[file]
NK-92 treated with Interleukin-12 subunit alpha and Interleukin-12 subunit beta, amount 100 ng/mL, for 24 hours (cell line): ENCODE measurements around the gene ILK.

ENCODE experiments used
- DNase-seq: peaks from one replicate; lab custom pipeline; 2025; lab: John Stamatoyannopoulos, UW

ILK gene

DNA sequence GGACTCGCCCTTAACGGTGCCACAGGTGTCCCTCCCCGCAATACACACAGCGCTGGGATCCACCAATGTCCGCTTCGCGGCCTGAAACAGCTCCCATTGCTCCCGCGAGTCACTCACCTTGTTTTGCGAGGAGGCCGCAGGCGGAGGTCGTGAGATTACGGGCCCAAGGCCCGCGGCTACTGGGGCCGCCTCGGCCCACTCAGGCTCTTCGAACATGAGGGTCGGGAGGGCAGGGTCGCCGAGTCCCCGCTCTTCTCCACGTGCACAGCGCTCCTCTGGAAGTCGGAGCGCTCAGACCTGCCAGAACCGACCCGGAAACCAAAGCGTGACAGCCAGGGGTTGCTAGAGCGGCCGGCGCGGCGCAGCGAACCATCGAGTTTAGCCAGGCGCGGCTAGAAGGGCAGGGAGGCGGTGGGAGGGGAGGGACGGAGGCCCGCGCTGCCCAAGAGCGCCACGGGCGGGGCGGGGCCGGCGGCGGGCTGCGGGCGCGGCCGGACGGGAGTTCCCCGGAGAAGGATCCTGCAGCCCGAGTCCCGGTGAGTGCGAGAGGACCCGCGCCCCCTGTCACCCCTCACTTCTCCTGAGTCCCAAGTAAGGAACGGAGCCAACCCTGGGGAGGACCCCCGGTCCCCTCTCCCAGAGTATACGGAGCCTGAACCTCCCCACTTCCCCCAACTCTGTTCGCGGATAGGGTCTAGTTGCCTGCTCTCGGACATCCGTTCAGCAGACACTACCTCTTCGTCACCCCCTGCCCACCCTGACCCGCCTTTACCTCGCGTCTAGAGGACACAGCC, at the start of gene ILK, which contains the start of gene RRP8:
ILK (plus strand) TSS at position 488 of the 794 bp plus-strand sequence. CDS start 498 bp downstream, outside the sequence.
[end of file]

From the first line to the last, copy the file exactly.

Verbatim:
NK-92 treated with Interleukin-12 subunit alpha and Interleukin-12 subunit beta, amount 100 ng/mL, for 24 hours (cell line): ENCODE measurements around the gene ILK.

ENCODE experiments used
- DNase-seq: peaks from one replicate; lab custom pipeline; 2025; lab: John Stamatoyannopoulos, UW

ILK gene

DNA sequence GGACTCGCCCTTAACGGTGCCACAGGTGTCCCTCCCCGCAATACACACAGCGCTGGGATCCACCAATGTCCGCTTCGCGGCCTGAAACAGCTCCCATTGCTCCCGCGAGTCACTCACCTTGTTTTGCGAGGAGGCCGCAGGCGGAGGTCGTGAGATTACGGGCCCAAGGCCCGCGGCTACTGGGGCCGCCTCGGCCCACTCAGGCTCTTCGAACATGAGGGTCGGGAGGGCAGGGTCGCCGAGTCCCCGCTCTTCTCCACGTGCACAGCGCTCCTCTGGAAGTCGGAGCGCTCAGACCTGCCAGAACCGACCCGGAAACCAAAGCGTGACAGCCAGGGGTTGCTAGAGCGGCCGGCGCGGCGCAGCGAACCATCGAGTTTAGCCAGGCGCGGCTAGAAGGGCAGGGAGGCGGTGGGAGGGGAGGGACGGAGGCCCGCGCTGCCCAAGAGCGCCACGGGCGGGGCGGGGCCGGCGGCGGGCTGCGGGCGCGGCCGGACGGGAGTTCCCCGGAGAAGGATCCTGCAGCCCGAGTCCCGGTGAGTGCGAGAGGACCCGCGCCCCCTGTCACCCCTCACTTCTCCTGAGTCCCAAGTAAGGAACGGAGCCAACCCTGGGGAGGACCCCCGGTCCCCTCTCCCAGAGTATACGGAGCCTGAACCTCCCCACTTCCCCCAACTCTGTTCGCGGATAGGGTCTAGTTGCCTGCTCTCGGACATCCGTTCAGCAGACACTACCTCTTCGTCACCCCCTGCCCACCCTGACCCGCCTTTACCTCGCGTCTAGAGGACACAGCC, at the start of gene ILK, which contains the start of gene RRP8:
ILK (plus strand) TSS at position 488 of the 794 bp plus-strand sequence. CDS start 498 bp downstream, outside the sequence.